A collaborative team of ecologists, led by those from Trinity College Dublin, has been using recordings of animal noises to assess biodiversity in sub-tropical Japan. The team assessed how effective these acoustic surveys were for pinpointing Okinawa’s wild and wonderful fauna in different sonic conditions — and discovered that the incessant choruses of the local cicadas disguise the true diversity of the region.
The work, just published in the journal Ecological Indicators, underlines the great potential that acoustic surveys have for characterising the biodiversity of habitats while also highlighting some major potential pitfalls.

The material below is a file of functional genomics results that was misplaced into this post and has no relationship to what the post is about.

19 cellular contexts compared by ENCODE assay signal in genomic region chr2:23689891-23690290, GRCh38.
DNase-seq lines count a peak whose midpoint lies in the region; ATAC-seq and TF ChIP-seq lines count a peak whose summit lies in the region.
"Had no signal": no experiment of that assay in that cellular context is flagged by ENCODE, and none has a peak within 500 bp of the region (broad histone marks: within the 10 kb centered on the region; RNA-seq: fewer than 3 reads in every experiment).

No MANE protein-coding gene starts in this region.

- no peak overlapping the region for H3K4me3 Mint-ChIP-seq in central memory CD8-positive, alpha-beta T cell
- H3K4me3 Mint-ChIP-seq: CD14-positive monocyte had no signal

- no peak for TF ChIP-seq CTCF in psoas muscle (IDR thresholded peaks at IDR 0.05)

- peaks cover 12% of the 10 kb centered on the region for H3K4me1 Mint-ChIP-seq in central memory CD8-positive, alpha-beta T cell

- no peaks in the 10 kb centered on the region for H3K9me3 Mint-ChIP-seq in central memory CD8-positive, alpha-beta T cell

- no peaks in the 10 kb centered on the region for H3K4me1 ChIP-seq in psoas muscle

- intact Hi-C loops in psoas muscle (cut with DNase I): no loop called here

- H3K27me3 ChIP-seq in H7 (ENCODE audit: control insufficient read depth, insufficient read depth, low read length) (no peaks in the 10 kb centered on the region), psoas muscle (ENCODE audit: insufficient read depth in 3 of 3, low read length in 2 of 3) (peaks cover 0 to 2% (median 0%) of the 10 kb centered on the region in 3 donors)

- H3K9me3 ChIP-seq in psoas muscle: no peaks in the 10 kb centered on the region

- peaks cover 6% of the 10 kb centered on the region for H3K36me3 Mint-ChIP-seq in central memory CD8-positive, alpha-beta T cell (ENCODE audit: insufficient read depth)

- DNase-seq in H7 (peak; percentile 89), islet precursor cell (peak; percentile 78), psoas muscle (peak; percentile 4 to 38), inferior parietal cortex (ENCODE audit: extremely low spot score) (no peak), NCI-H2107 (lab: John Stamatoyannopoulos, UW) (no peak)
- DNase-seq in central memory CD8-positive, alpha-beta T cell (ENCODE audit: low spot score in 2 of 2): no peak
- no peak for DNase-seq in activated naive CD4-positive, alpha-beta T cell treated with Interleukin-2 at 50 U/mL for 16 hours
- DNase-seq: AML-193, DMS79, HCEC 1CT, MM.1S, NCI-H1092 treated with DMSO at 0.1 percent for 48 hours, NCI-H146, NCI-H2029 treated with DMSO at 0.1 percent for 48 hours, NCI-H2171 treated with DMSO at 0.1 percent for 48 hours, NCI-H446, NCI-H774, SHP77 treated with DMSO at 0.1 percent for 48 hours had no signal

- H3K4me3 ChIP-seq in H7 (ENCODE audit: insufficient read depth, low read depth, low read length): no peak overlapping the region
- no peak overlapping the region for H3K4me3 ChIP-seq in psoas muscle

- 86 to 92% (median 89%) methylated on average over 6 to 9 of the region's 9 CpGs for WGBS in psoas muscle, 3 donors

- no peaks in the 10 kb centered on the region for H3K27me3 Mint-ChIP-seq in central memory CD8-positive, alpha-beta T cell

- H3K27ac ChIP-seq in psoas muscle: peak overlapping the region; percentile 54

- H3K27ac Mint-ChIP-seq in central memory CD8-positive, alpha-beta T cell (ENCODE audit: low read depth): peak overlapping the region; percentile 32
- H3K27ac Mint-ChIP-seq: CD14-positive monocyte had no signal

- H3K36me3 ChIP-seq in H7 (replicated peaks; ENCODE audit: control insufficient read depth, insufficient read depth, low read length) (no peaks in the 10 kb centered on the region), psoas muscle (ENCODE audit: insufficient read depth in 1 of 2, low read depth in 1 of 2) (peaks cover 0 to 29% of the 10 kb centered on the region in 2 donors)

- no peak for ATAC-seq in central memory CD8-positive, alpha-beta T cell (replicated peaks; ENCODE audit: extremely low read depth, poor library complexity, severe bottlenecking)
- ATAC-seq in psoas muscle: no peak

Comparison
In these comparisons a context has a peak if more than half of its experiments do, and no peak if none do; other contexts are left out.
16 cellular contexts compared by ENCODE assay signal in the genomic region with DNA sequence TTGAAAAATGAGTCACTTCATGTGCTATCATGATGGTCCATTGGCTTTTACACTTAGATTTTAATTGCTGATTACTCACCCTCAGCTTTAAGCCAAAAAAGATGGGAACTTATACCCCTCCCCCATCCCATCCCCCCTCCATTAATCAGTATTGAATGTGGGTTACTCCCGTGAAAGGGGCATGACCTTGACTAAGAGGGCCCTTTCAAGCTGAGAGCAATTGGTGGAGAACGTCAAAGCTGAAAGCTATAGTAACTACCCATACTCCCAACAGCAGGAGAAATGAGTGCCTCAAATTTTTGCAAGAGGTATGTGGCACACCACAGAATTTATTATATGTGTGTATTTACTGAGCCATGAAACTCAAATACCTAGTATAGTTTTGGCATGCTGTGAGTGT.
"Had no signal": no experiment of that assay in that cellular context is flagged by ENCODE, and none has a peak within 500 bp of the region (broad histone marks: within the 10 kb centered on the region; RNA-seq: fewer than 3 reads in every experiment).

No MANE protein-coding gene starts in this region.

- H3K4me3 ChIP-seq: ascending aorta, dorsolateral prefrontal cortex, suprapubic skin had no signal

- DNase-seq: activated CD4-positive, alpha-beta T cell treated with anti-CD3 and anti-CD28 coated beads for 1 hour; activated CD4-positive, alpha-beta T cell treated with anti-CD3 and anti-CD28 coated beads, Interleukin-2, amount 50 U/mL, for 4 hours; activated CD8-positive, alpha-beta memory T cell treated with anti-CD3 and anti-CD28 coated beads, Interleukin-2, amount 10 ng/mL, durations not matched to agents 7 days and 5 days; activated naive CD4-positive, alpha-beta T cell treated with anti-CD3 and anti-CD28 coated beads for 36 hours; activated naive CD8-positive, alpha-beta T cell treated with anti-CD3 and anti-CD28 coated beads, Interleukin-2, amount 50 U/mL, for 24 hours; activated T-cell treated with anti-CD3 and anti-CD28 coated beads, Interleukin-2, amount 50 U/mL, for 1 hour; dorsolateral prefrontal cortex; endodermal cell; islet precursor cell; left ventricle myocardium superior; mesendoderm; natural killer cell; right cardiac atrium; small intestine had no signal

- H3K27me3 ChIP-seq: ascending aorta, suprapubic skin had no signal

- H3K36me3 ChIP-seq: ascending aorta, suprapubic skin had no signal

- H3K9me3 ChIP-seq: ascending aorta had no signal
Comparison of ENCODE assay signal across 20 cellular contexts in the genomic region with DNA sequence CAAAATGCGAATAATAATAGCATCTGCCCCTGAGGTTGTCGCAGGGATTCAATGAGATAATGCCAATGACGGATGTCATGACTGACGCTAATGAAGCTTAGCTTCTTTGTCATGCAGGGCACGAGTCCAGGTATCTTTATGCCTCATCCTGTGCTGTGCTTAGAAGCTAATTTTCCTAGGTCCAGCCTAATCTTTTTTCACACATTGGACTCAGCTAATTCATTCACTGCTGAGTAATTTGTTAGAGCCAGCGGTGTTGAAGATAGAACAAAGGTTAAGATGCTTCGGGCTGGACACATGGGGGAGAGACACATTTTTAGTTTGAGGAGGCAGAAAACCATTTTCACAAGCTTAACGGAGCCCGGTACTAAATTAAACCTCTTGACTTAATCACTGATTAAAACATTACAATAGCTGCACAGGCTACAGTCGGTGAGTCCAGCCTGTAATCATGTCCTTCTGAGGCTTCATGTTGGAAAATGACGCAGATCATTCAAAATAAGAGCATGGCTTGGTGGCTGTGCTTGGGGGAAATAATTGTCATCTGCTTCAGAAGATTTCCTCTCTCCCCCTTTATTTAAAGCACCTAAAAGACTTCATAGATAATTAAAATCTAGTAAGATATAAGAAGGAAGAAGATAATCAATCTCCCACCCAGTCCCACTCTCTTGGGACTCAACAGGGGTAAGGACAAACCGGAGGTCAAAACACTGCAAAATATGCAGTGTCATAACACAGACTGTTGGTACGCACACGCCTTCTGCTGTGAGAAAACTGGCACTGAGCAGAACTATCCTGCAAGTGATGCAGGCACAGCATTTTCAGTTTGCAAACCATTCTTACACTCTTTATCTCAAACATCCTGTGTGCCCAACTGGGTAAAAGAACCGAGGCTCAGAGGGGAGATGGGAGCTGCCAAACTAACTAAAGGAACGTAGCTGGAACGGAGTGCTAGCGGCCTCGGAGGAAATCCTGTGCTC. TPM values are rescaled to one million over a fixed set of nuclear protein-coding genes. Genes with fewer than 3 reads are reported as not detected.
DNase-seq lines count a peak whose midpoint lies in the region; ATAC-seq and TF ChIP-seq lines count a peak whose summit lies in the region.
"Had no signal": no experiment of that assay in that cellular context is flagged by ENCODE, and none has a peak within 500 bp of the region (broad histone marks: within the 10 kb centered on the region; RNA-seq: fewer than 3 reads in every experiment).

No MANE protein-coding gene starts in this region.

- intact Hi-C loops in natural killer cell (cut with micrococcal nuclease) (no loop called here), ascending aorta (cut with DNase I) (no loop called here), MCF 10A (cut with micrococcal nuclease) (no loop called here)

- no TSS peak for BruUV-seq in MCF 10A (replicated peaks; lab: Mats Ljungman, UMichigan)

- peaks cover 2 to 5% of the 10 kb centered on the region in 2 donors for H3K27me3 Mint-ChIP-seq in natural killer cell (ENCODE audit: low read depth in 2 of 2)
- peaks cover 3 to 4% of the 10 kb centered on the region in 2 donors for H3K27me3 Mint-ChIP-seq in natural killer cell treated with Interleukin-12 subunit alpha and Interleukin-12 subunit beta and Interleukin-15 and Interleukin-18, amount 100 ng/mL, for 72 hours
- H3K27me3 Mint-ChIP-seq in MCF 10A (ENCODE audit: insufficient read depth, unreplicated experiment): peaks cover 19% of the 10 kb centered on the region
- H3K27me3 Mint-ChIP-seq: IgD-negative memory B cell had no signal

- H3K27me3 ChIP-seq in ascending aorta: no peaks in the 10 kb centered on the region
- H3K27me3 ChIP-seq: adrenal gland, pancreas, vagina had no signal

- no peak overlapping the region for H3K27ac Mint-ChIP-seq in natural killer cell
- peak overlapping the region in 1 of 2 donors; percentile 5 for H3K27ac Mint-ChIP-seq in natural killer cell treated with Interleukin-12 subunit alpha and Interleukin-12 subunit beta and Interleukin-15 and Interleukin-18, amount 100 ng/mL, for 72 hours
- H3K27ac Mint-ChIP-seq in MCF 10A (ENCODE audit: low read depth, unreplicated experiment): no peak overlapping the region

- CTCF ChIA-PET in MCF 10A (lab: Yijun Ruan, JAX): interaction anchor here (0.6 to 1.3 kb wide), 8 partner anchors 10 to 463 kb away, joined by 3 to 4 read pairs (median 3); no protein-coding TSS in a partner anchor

Many scientists believe we are now living through the sixth mass extinction in Earth’s history, which has largely been driven by human actions and our exploitation of the environment, but there is general consensus that it is not too late to halt declines in biodiversity if we act now. However, we need to know which species